The Atlanta Hawks were proven right to take Hunter over Culver.
The two athletic wings would get off to similar starts in their first year in the league. Hunter would go on to average 12.3 points, 4.5 rebounds, and 1.8 assists on 41% shooting, while Culver would average a slightly worse 9.2 points, 3.4 rebounds, and 1.7 assists on 40% shooting, albeit in 8 fewer minutes of play. The defensive numbers were quite similar between the two.
Year two is where the cracks would begin to form in Culver’s game.
In his second year, Culver would see a decrease of nearly half in all of his major stats including points, rebounds, assists, steals, blocks, and even minutes. His three-point percentage dropped from a poor 30 percent to an awful 25 percent and his overall efficiency only marginally rose to 41 percent.
He also picked up an ankle injury, which further hampered his playing time and relegated him to the bench, eventually requiring season-ending surgery and leaving him with only seven games started at the end of the year.
Hunter, on the other hand, had a polar opposite second year.
Despite missing 59 games due to a right knee injury, his efficiency from the floor rose from a very modest 41 percent to a shockingly efficient 48 percent. His points per game rose to 15 and his other stats rose marginally in three fewer minutes per game than the year prior. His defensive influence on the Hawks was becoming apparent too, as he and Clint Capela helped the team move from 28th in the league in net defensive rating in 2019-20 to 10th in the league in 2020-21.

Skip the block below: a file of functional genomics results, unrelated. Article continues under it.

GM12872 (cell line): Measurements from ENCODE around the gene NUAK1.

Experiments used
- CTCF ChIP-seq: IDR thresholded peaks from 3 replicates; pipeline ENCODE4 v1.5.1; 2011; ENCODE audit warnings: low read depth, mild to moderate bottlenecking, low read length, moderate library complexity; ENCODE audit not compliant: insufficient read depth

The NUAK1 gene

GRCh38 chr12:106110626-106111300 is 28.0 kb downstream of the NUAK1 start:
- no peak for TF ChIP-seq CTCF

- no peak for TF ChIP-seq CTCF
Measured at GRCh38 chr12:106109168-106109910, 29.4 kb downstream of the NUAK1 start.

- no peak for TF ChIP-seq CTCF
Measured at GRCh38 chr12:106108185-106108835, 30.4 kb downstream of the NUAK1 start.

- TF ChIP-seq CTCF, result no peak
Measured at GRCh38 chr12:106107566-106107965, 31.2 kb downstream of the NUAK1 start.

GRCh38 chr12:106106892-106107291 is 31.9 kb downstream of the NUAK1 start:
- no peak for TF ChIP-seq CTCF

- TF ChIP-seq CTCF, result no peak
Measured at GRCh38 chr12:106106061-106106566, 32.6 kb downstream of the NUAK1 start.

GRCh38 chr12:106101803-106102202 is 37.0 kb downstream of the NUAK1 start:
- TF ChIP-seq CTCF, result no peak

By the time last season rolled around, the roles for these two had already been carved out.
Culver, who had been sent over to the Memphis Grizzlies in exchange for Patrick Beverly, didn’t start a single game in the 2021-22 season and only played in 37 of them. His absences were due to both injury and poor play as he put up a measly 3.5 points, 1.3 rebounds, and 0.9 assists on 38 percent from the field.
Hunter, though seeing slight decreases in many of his major stats, had established himself as the starting small forward of the future. He was still shooting 44 percent from the field, 38 percent from three, and offered a tremendous amount defensively even after recovering from early-season wrist surgery. Hunter’s 13.4 points, 3.4 rebounds, and 1.3 assists in 30 minutes over 53 games indicated he was a lineup mainstay.
At this point, it was clear that Hunter was on the track of steady improvement while Culver was just hanging on to remain in the league.